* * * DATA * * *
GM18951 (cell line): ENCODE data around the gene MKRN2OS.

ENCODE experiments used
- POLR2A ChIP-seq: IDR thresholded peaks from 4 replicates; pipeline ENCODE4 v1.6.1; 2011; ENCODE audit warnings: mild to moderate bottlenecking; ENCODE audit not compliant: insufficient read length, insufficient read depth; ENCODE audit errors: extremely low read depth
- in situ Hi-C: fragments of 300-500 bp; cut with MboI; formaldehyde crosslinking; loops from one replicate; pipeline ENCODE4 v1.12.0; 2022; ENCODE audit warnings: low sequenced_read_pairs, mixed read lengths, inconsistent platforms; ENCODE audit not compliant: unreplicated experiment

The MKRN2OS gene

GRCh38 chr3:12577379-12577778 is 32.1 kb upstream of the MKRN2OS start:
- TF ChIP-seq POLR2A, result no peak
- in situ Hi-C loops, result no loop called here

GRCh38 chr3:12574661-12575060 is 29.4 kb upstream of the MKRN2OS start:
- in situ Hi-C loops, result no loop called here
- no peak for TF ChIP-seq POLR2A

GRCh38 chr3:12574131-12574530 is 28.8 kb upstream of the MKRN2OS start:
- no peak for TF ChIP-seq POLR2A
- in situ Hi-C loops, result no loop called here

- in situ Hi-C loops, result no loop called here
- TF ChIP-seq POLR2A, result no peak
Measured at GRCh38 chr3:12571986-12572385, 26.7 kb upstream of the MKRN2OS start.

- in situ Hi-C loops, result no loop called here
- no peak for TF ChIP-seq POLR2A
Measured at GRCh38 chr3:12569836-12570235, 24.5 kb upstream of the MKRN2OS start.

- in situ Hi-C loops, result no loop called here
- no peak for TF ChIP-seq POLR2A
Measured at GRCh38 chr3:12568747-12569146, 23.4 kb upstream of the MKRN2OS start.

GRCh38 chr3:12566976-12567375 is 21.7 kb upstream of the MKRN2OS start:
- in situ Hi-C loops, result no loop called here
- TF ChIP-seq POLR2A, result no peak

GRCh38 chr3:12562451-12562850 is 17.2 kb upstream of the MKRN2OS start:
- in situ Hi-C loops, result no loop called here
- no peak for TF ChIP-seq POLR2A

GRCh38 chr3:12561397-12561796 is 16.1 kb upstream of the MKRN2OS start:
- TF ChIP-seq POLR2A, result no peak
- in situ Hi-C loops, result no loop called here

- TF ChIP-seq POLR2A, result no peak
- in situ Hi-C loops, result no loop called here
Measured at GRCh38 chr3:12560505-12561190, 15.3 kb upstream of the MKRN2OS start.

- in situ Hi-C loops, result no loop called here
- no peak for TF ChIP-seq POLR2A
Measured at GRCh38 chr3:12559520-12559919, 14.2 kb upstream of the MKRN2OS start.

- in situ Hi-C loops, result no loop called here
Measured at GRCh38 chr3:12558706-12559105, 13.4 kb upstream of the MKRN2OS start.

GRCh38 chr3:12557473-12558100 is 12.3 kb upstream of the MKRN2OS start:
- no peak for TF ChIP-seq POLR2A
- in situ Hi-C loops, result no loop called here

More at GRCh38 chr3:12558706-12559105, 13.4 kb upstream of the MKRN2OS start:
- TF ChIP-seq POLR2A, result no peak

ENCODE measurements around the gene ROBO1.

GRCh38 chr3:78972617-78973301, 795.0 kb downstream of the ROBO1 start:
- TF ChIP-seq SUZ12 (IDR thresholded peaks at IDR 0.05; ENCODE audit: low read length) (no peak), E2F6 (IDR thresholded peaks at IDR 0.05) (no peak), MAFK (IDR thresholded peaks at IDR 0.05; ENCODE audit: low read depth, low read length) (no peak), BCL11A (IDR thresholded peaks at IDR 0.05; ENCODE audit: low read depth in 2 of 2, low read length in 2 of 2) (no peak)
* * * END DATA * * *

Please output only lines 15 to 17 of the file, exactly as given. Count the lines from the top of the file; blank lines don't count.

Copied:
- in situ Hi-C loops, result no loop called here
- TF ChIP-seq POLR2A, result no peak
Measured at GRCh38 chr3:12571986-12572385, 26.7 kb upstream of the MKRN2OS start.